Meteor for Front-End Engineers

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As part of my daily web browsing routine, I follow a number of front-end blogs. I'm always amazed at how far good front-end engineers can push JavaScript and CSS, and how well they are able to master the intricacies of web browsers.

Yet I also can't help but notice that a lot of front-end developers seem to limit themselves to, well, the front-end.

Front to Back

On one hand this makes sense. With new JavaScript frameworks and browser versions popping up every day, client-side development already offers more than enough to keep you occupied for a lifetime.

Yet the fact remains that it's often hard to build functional web apps without involving a back-end environment at some point, if only to communicate with a database.

Up to now, adding a back-end to your app meant learning a back-end language such as Ruby, Python, or PHP. And that new environment came with its own set of patterns and quirks that had to be learnt from scratch.

But things are changing. Node.js introduced JavaScript on the server, and for the first time developers could code their whole app in a single language.

Meanwhile, backend-as-a-service offerings like Parse and Firebase now make it possible to add persistent data to an app with little more than a few lines of JavaScript.

But to day I'd like to talk about yet a third approach: Meteor, an up-and-coming JavaScript framework that bridges the gap between client and server.

I discovered Meteor about one year ago, and quickly fell in love. I went on to build a popular open-source app with it, used that app to power a very successful project of mine, and ended up writing a book about it!

Meteor might still be quite new, but I think a lot of front-end engineers and designers would quickly fall in love with Meteor if given the chance.

So here's a quick introduction to Meteor written for people who already live and breathe JavaScript in the browser, but haven't yet crossed over to the "dark side" of server-side JavaScript.


Let's start with the basics: Meteor is a JavaScript framework based on Node.js. Unlike most other JS frameworks, Meteor runs both on the server and the client, meaning you can manage your whole app with a single code base, and that both parts can seamlessly talk to each other.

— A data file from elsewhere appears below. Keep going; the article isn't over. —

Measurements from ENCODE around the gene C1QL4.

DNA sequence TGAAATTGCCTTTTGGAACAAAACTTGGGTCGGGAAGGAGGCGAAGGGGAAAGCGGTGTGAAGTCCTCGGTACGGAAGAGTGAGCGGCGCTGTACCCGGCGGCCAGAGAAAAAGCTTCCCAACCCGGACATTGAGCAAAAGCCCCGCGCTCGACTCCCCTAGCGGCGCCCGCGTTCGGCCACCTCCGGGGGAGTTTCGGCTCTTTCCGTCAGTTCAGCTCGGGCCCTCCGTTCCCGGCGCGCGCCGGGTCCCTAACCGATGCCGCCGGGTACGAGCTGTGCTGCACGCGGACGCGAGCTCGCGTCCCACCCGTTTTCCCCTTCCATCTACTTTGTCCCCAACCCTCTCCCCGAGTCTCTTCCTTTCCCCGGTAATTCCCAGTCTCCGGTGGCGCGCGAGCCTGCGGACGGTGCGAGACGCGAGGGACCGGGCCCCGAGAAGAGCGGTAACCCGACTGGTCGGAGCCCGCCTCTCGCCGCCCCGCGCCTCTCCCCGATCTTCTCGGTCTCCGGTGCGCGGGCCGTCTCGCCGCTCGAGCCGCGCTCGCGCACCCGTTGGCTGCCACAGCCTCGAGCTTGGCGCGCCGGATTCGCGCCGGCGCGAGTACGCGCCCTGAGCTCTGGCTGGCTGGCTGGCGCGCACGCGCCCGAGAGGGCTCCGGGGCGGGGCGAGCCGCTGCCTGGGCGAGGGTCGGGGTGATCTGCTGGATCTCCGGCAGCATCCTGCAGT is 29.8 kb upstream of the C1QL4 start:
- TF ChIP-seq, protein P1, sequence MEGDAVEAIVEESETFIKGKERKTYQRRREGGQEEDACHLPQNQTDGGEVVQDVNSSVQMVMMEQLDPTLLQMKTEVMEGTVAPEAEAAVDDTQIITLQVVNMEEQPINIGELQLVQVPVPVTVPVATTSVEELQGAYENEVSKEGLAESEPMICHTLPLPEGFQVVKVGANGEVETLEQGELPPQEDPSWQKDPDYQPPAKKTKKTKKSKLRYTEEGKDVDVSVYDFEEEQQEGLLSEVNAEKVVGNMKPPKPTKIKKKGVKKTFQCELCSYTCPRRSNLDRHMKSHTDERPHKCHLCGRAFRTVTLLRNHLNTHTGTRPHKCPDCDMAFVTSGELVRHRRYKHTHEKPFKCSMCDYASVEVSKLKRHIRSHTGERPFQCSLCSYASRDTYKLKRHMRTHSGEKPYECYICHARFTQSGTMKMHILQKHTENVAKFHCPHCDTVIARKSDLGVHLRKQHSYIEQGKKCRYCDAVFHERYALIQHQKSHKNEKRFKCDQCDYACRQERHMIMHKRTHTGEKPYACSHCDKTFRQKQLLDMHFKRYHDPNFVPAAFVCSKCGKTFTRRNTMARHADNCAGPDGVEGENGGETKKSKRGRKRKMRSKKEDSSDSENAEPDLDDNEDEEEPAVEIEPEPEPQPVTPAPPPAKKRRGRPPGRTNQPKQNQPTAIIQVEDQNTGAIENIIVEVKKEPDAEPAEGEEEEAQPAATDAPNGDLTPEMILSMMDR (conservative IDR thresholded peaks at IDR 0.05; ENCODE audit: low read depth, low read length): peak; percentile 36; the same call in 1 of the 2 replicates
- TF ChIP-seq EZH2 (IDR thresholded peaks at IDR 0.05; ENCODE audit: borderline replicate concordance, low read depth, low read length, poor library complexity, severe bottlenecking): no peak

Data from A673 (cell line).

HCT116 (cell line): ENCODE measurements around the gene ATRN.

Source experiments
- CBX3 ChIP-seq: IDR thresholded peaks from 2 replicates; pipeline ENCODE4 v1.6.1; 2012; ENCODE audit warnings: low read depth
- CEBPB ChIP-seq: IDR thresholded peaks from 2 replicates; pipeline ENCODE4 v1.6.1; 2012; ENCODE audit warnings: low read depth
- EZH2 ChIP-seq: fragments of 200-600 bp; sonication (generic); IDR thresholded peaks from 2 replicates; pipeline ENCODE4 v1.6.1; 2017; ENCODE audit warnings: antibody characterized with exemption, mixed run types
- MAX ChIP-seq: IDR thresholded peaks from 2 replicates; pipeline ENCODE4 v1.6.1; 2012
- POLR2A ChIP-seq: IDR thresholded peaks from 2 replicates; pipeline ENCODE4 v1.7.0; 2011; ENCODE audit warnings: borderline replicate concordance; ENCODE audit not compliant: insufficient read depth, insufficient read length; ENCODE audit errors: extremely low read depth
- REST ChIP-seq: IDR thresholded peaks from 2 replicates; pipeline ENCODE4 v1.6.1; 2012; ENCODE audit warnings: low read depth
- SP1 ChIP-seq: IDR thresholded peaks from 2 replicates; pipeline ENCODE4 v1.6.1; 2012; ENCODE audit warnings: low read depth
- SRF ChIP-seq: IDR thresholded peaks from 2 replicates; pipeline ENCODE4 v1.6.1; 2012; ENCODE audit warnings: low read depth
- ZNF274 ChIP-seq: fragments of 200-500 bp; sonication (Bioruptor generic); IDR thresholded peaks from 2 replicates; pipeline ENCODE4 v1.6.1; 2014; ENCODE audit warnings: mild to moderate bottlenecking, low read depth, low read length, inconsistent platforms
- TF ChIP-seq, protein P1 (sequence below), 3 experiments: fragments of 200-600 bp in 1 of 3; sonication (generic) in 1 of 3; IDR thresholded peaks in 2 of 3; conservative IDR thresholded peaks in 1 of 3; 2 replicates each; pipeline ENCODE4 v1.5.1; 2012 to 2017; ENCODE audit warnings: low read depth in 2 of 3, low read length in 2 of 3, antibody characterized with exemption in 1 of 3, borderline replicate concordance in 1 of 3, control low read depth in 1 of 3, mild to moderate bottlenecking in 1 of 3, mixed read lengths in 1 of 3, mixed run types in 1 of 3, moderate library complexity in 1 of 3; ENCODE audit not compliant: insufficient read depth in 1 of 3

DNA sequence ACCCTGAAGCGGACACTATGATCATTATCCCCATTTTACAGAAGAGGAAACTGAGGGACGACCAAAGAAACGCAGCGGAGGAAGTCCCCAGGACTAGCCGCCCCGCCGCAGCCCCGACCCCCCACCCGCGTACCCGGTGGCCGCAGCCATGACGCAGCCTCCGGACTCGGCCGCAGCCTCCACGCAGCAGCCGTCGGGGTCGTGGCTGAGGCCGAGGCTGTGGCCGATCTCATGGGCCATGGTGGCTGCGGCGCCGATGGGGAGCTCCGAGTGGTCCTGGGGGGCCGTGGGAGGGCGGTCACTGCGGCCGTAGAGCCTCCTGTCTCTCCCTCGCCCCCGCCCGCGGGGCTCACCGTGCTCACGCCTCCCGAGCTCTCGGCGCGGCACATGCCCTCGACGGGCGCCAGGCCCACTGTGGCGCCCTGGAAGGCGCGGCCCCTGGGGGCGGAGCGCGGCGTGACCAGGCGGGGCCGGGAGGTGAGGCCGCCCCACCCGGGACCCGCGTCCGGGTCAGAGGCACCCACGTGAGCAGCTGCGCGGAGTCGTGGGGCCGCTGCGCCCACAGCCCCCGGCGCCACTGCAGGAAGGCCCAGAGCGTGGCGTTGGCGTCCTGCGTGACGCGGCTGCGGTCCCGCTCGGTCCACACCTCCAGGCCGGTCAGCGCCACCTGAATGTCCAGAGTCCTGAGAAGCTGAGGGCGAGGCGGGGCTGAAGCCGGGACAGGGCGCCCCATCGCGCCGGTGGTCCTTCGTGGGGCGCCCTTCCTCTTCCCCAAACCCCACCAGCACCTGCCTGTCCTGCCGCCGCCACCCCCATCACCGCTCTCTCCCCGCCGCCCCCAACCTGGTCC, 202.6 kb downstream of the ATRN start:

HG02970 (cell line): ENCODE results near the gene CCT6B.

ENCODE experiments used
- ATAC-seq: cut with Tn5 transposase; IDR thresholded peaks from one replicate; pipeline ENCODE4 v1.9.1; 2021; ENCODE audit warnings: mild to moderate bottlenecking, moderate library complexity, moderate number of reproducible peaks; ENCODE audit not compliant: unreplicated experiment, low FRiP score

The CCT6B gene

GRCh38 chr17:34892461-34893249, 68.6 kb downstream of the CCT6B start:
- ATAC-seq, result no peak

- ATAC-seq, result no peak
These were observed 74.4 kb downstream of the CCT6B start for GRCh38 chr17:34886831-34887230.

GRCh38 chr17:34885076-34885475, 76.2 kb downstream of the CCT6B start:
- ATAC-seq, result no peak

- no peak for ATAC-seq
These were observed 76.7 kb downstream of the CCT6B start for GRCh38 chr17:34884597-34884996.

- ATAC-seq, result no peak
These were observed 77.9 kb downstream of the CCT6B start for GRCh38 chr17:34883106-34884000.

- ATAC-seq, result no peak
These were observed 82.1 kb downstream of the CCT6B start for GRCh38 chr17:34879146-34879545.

Meteor's other selling point is that it's fully reactive and real-time, meaning that any data change on the server will get immediately reflected on the client, without any extra work on your part.

In practice, this means you can build single-page JavaScript appextremely fast, since most of the server-client plumbing will be taken care of for you.

You Already Know Most Of It

The reason why I think Meteor is a great match for front-end engineers is that the typical JS coder will already be familiar with a decent chunk of a Meteor app's code, even if they've never laid eyes on the Meteor documentation before.

Of course, the fact that Meteor uses JavaScript everywhere is a big help: unlike with Rails or Django, you won't have to learn a new programming language.

What's more, Meteor also makes use of all the libraries you're already familiar with (jQuery, Underscore, Handlebars), and they even come included by default with every new Meteor app (although you're also free to replace them with your favorite alternatives).

So instead of learning new patterns from scratch, you can simply jump in and put your existing JavaScript knowledge to good use right away.

Simple Setup

One of the big obstacles to crossing the client/server chasm is the need to set up a local development environment.

After all, all you really need to handle client-side code is a web browser, and maybe a local instance of Apache if you really want to get fancy.

On the other hand, setting up most full-stack environments require installing new languages, frameworks, modules, and probably version managers as well.

The good news is that Meteor bundles all of that stuff in a single-command super easy install. Just type:

curl | /bin/sh

And you'll be good to go. So if you can open a terminal window, you can probably install Meteor.

Collections and Reactivity

So if you're already familiar with JavaScript and setup is so simple, what do you actually need to learn to build a Meteor app?

For me, the two key concepts to understand when starting out with Meteor are Collections and Reactivity.

Collections are the MongoDB equivalent of SQL tables, i.e. a way to group similar data together. Meteor exposes a powerful API to publish and subscribe to these collections, and this API lets you control which subset of your data to make available to the browser.

For security as well as performance reasons, you probably don't want to send your whole database over to every client! So mastering collections is one of the first steps to building robust Meteor apps.

The other key Meteor concept is Reactivity. Simply put, any change to a reactive data source will be immediately reflected anywhere this data source is used in the app.

These data sources include not only the data stored in your database, but also things like Session variables or routing filters. What's more, you can also make any variable of your choosing reactive.

Reactivity is extremely powerful, and also a little magic. And like most magic, it can sometimes have unintended side effects if you're not careful.

So there's a bit of a learning curve there, but after mastering these concepts you'll quickly see the rest of the framework fall into place.

An Example

Now that you know what Meteor is all about, let's take a look at a quick example of Meteor code.

Here's the code for two of Microscope's templates (in this case, for user notifications).

Note: in case you're wondering, Microscope is the example social news app that you build throughout our book, Discover Meteor.